It was great to see the often lonesome L87 Onyx in with the other whales getting some social time

 I'm not sure if I've ever seen Onyx breach before, but he did once on this night, and it was an impressive sight!

Huge breach by L87 Onyx

All too soon it was getting dark and was time for us to leave. We got one last look as the whales continued north into the dimming light near Spieden Island.

It can be easy to overuse words like "epic" when talking about whale encounters. Of course every sighting is memorable in its own way, getting to see these fascinating, gigantic creatures in the wild. But epic - meaning " heroic or grand in scale or character" or "particularly impressive or remarkable" certainly fits for my encounter with J-Pod on the evening of July 13th.

Saturday, July 9, 2016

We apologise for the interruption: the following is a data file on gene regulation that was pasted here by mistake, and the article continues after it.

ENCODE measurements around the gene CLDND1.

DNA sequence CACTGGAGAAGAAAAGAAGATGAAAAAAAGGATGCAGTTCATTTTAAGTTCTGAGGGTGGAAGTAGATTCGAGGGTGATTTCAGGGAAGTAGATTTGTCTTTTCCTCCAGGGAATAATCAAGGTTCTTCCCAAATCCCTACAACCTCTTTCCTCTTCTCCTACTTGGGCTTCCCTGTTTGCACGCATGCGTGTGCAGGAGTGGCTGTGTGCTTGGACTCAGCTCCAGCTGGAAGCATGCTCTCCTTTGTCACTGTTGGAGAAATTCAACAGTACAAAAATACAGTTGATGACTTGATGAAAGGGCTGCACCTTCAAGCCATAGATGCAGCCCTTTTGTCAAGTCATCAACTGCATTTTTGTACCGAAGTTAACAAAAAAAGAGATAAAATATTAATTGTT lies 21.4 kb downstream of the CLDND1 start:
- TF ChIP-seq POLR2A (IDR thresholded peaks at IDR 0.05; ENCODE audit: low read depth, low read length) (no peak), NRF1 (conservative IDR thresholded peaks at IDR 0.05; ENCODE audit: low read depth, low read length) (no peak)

July 7-9: 3 Days of Js

After being gone about three weeks, members of J-Pod finally returned to inland waters on July 3rd. They zoomed north, and have alternated between spending some time at the mouth of the Fraser River and doing laps on around the San Juans. Until July 7th, it was just the J2s and J19s (plus L87) here, a total of 10 whales. I caught up with them a couple times, including on the evening of July 6th as they made their way north past Lime Kiln towards Turn Point. Off Stuart Island, they stopped and had a good old-fashioned "cuddle puddle", as after traveling for a while they all grouped up, rested at the surface, and rolled around together for about 10 minutes.

The only whale not included in the mix was L87 Onyx, who for whatever reason stayed well offshore of the socializing whales. He did participate in some playful behavior, however, by throwing a couple of inverted tail slaps.

L87 Onyx

As they continued north again, little J51 Nova kept up the friskiness, doing several tail slaps and cartwheels.

Cartwheel from J51 Nova